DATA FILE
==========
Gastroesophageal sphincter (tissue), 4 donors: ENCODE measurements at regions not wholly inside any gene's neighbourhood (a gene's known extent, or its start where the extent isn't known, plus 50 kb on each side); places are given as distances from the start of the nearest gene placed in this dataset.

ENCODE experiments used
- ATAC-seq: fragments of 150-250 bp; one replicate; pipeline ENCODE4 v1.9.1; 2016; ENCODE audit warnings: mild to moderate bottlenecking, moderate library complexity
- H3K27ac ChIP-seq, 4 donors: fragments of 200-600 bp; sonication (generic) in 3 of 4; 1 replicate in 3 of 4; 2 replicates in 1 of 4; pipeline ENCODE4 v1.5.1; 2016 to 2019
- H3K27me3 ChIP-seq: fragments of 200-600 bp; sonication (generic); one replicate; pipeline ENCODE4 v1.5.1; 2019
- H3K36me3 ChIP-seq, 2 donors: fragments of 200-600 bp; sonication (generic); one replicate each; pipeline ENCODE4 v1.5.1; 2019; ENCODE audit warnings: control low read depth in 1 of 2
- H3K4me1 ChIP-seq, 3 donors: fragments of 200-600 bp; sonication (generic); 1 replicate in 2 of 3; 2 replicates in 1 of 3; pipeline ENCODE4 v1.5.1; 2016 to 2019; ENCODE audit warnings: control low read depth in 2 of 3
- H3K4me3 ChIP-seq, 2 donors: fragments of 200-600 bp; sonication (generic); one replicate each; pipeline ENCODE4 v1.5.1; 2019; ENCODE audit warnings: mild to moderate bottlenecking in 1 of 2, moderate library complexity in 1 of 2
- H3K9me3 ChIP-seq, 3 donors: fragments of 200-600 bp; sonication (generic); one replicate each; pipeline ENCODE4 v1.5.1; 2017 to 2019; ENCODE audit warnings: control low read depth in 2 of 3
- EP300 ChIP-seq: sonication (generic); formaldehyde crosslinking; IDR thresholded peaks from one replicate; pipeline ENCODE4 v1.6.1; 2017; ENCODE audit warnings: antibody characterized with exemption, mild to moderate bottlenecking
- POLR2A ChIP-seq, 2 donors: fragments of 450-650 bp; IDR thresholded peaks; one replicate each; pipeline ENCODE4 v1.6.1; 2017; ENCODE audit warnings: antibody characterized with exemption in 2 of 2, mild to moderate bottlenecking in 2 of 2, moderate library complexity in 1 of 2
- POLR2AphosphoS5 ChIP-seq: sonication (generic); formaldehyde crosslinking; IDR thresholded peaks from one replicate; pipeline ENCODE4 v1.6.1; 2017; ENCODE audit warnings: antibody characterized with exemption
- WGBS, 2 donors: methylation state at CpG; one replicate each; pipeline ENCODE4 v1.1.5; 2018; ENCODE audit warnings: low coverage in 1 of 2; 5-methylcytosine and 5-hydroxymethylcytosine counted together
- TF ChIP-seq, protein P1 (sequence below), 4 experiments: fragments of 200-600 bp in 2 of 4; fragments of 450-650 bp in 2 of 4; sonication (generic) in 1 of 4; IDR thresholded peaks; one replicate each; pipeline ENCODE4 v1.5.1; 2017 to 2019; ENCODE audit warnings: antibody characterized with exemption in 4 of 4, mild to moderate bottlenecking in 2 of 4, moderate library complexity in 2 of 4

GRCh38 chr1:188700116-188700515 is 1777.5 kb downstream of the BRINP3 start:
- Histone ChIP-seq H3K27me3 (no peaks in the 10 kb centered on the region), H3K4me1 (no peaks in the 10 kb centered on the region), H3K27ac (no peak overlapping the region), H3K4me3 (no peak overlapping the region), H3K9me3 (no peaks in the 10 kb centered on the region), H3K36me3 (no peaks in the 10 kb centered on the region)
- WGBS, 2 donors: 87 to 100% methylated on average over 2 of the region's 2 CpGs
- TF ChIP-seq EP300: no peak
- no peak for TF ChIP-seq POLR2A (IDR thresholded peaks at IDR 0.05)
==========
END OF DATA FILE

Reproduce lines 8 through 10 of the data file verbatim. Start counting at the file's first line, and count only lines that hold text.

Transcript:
- H3K4me3 ChIP-seq, 2 donors: fragments of 200-600 bp; sonication (generic); one replicate each; pipeline ENCODE4 v1.5.1; 2019; ENCODE audit warnings: mild to moderate bottlenecking in 1 of 2, moderate library complexity in 1 of 2
- H3K9me3 ChIP-seq, 3 donors: fragments of 200-600 bp; sonication (generic); one replicate each; pipeline ENCODE4 v1.5.1; 2017 to 2019; ENCODE audit warnings: control low read depth in 2 of 3
- EP300 ChIP-seq: sonication (generic); formaldehyde crosslinking; IDR thresholded peaks from one replicate; pipeline ENCODE4 v1.6.1; 2017; ENCODE audit warnings: antibody characterized with exemption, mild to moderate bottlenecking